by Alexandra W. Jones
Competing for higher wages might be the biggest challenge facing female athletes.
“Women in cycling are under-resourced, under-recognized, underpaid and just provided less opportunity compared to men, even with the same skill and ability level,” says Taylor Kuyk-White, who works as a youth program manager for the Bicycle Coalition of Greater Philadelphia.
In 2016, she became the first member of the Philly Bike Expo’s elite women’s team when Stephen and Bina Bilenky, the father-daughter founders of the Expo, recruited her.
According to Kuyk-White, Philadelphia has an incredible scene for recreational women’s cycling teams.
“But there’s a void in what riders can aspire to once they reach the elite field,” she explains, noting there are a small number of elite women’s riding teams based in the area.
As the only female owner of a bike expo in the country, creating a women’s team was an intentional move on Bina’s part, Kuyk-White says.
The Expo has made gender equity and inclusion a top priority since its inception, says Bina, who operates as the team’s manager.
“Promoting and increasing women’s participation in cycling and the industry is very important to me,” she explains. “Developing a women’s race team seemed like the right step to show my commitment.”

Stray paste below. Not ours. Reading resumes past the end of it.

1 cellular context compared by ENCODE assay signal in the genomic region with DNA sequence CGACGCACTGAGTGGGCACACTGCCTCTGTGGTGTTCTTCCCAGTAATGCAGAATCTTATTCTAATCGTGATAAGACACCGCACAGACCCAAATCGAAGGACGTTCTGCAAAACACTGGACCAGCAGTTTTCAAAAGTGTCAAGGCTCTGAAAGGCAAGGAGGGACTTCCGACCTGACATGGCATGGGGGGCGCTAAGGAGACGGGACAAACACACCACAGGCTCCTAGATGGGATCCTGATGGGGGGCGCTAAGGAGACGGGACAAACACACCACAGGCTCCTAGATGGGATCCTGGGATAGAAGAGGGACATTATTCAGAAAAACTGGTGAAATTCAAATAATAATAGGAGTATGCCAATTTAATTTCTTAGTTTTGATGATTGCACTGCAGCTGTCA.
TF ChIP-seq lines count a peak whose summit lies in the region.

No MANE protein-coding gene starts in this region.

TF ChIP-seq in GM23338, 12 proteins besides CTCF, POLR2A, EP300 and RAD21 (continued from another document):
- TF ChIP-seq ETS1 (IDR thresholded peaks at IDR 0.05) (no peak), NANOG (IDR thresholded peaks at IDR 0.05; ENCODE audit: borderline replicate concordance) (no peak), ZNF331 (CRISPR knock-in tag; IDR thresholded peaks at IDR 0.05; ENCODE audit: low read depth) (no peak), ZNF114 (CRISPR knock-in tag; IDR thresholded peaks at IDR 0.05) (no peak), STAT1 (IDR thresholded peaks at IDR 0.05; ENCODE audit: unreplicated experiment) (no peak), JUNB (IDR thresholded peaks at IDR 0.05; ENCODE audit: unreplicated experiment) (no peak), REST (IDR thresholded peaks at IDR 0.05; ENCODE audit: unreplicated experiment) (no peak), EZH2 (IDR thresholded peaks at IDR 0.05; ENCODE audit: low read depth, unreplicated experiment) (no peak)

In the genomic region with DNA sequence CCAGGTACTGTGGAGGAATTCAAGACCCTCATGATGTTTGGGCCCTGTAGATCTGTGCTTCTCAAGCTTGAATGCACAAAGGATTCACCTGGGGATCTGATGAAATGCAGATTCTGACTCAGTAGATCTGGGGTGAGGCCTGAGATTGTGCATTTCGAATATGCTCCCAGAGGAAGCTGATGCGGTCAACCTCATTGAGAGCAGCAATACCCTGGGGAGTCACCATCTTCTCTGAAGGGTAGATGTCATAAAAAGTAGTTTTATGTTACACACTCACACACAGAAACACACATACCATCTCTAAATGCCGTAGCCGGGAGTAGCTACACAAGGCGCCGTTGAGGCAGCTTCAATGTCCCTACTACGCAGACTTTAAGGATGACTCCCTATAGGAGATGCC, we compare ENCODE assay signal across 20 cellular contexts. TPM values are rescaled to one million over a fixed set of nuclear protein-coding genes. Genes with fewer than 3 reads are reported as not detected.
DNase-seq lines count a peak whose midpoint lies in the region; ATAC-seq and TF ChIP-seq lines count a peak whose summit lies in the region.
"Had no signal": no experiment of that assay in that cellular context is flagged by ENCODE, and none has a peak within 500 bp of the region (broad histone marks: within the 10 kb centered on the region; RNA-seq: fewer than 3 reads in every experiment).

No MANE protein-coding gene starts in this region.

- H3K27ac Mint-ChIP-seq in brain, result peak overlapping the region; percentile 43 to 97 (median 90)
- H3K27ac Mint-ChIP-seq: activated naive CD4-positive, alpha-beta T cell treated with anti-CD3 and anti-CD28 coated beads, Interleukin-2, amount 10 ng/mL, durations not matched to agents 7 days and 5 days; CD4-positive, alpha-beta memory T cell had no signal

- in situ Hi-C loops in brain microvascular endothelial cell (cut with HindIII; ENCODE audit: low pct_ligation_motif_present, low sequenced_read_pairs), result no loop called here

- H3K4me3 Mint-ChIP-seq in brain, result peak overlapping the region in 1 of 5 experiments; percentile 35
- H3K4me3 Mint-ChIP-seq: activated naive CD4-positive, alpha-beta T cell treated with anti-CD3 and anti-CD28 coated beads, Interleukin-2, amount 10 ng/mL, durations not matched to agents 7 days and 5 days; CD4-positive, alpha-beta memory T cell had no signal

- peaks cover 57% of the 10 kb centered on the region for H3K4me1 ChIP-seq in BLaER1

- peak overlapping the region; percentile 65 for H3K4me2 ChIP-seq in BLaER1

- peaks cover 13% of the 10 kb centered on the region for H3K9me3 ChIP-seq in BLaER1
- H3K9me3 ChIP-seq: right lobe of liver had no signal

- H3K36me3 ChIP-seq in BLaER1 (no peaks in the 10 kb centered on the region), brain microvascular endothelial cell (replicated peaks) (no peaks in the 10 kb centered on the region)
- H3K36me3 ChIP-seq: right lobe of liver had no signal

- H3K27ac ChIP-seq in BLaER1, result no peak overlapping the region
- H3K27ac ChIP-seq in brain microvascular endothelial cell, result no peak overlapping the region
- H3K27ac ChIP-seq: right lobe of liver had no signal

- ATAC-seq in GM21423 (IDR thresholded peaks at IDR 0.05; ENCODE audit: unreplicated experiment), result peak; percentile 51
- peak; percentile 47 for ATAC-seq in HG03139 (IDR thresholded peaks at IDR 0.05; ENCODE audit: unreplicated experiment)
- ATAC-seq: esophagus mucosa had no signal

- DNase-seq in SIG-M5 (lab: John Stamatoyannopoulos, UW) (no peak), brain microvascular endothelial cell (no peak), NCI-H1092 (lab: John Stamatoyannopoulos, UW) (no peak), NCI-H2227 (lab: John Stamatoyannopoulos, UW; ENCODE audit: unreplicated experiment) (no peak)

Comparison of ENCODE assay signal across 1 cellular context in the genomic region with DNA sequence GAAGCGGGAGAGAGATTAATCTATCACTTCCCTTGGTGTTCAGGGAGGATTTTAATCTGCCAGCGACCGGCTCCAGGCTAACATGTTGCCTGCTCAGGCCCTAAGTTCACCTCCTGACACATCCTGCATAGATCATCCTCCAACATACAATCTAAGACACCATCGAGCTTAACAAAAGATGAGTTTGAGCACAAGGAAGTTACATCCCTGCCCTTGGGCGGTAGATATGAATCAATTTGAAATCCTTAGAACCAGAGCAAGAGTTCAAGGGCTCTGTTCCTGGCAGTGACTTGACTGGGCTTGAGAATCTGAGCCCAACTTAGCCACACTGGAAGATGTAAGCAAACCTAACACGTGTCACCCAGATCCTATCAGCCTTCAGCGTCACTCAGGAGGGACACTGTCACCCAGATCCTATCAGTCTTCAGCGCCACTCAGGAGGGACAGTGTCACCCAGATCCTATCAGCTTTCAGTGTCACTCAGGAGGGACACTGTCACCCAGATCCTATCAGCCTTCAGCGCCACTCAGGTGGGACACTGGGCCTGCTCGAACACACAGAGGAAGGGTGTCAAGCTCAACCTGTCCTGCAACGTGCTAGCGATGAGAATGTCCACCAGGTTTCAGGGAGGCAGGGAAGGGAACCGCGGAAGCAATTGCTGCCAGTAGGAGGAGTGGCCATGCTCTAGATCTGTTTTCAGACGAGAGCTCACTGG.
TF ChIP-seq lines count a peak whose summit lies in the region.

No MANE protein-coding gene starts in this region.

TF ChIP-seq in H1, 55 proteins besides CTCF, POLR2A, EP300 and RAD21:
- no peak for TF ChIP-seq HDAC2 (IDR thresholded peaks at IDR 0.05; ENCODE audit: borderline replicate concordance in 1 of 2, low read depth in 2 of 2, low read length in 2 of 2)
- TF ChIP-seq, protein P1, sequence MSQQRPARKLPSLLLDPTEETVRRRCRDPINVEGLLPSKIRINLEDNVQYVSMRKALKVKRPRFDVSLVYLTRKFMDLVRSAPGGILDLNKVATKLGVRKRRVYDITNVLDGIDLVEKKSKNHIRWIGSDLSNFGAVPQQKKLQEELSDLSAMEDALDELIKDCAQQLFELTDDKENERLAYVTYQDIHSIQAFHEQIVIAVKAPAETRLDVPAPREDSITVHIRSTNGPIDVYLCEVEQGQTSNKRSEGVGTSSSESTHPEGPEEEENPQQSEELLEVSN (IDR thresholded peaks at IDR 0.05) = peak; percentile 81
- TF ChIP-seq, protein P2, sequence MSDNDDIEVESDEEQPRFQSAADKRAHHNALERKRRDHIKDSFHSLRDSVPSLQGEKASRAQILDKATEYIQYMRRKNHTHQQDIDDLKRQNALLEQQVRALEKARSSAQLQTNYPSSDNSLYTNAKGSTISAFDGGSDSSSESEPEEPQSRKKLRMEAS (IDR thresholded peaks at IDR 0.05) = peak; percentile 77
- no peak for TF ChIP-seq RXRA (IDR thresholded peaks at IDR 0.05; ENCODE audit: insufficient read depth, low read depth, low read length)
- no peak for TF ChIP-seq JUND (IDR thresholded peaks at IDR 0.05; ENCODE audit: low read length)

From 2016 to 2018, Kuyk-White was the team’s only member, pedaling away in road, mountain bike and cycle-cross events. Toward the end of 2018, however, thanks to additional revenue from sponsors, the Expo was able to add Samantha Fox to its repertoire. A biomechanist by day who researches healthy human movement for Thomas Jefferson University, Fox had befriended Kuyk-White at previous races.
“Taylor and I had both showed up with no teammates and ended up working together,” Fox explains.
The duo, complemented by seven guest riders, had a very successful 2019. After competing in 31 races across eight different states and four biking disciplines, the expo’s team members had placed 17 times on the podium, seven of which were race wins.
One of Fox’s favorite moments racing with the team was in Tulsa, Oklahoma.
“I didn’t get to finish because I got in an accident that broke my bike, but I got to watch Taylor from the sidelines just destroy and exceed her goals,” she says. Kuyk-White adds that as a team, they’ve developed a sense of unity.
Both are also advocating for more equality in the sport.
“It costs women the same amount to get bikes, to get service, to register for races, gas … costs just as much,” Kuyk-White says. “But then when I get to the race and I place, I will get paid less than a male colleague.”
Kuyk-White says the Philly Bike Expo elite team’s goal is to grow to five full-time riders for the 2020 season.